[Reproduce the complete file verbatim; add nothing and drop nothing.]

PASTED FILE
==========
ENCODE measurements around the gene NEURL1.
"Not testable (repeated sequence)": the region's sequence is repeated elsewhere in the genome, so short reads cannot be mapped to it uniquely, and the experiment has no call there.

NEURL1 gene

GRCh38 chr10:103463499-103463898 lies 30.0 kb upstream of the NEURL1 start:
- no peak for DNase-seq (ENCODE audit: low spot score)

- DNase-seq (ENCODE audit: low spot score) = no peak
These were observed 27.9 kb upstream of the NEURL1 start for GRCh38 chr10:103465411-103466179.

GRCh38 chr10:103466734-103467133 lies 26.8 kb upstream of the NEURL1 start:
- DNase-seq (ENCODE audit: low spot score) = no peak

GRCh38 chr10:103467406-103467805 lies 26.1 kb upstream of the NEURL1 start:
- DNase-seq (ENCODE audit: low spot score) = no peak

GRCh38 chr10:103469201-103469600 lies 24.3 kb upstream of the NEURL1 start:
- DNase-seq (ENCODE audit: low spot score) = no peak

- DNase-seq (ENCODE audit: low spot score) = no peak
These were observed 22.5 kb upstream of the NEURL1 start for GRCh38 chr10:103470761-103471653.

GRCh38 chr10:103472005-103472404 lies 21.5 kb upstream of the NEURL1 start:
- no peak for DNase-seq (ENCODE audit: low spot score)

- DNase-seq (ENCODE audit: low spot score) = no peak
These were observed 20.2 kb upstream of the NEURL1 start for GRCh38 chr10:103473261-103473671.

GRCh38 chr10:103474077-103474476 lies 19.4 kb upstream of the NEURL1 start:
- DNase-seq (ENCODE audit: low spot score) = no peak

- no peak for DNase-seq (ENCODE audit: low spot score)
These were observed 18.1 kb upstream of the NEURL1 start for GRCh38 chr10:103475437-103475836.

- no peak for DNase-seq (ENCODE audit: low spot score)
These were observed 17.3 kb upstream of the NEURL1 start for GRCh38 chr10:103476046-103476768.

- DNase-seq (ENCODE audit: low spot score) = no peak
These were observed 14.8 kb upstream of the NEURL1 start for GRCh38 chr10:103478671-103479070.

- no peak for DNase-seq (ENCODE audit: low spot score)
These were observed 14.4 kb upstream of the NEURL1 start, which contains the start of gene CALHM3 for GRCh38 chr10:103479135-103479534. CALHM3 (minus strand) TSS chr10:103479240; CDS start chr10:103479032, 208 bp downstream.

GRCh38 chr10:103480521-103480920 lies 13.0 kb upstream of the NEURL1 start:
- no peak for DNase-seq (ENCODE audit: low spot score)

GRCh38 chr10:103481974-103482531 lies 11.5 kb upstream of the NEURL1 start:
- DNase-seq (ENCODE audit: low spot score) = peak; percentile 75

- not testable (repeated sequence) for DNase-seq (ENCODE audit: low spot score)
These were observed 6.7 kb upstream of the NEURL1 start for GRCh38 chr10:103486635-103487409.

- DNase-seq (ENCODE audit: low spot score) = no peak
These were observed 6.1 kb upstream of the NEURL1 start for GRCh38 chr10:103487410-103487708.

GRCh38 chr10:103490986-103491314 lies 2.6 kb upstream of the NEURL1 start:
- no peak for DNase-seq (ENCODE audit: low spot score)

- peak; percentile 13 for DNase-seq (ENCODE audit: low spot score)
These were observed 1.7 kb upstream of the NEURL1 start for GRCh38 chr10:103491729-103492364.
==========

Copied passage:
ENCODE measurements around the gene NEURL1.
"Not testable (repeated sequence)": the region's sequence is repeated elsewhere in the genome, so short reads cannot be mapped to it uniquely, and the experiment has no call there.

NEURL1 gene

GRCh38 chr10:103463499-103463898 lies 30.0 kb upstream of the NEURL1 start:
- no peak for DNase-seq (ENCODE audit: low spot score)

- DNase-seq (ENCODE audit: low spot score) = no peak
These were observed 27.9 kb upstream of the NEURL1 start for GRCh38 chr10:103465411-103466179.

GRCh38 chr10:103466734-103467133 lies 26.8 kb upstream of the NEURL1 start:
- DNase-seq (ENCODE audit: low spot score) = no peak

GRCh38 chr10:103467406-103467805 lies 26.1 kb upstream of the NEURL1 start:
- DNase-seq (ENCODE audit: low spot score) = no peak

GRCh38 chr10:103469201-103469600 lies 24.3 kb upstream of the NEURL1 start:
- DNase-seq (ENCODE audit: low spot score) = no peak

- DNase-seq (ENCODE audit: low spot score) = no peak
These were observed 22.5 kb upstream of the NEURL1 start for GRCh38 chr10:103470761-103471653.

GRCh38 chr10:103472005-103472404 lies 21.5 kb upstream of the NEURL1 start:
- no peak for DNase-seq (ENCODE audit: low spot score)

- DNase-seq (ENCODE audit: low spot score) = no peak
These were observed 20.2 kb upstream of the NEURL1 start for GRCh38 chr10:103473261-103473671.

GRCh38 chr10:103474077-103474476 lies 19.4 kb upstream of the NEURL1 start:
- DNase-seq (ENCODE audit: low spot score) = no peak

- no peak for DNase-seq (ENCODE audit: low spot score)
These were observed 18.1 kb upstream of the NEURL1 start for GRCh38 chr10:103475437-103475836.

- no peak for DNase-seq (ENCODE audit: low spot score)
These were observed 17.3 kb upstream of the NEURL1 start for GRCh38 chr10:103476046-103476768.

- DNase-seq (ENCODE audit: low spot score) = no peak
These were observed 14.8 kb upstream of the NEURL1 start for GRCh38 chr10:103478671-103479070.

- no peak for DNase-seq (ENCODE audit: low spot score)
These were observed 14.4 kb upstream of the NEURL1 start, which contains the start of gene CALHM3 for GRCh38 chr10:103479135-103479534. CALHM3 (minus strand) TSS chr10:103479240; CDS start chr10:103479032, 208 bp downstream.

GRCh38 chr10:103480521-103480920 lies 13.0 kb upstream of the NEURL1 start:
- no peak for DNase-seq (ENCODE audit: low spot score)

GRCh38 chr10:103481974-103482531 lies 11.5 kb upstream of the NEURL1 start:
- DNase-seq (ENCODE audit: low spot score) = peak; percentile 75

- not testable (repeated sequence) for DNase-seq (ENCODE audit: low spot score)
These were observed 6.7 kb upstream of the NEURL1 start for GRCh38 chr10:103486635-103487409.

- DNase-seq (ENCODE audit: low spot score) = no peak
These were observed 6.1 kb upstream of the NEURL1 start for GRCh38 chr10:103487410-103487708.

GRCh38 chr10:103490986-103491314 lies 2.6 kb upstream of the NEURL1 start:
- no peak for DNase-seq (ENCODE audit: low spot score)

- peak; percentile 13 for DNase-seq (ENCODE audit: low spot score)
These were observed 1.7 kb upstream of the NEURL1 start for GRCh38 chr10:103491729-103492364.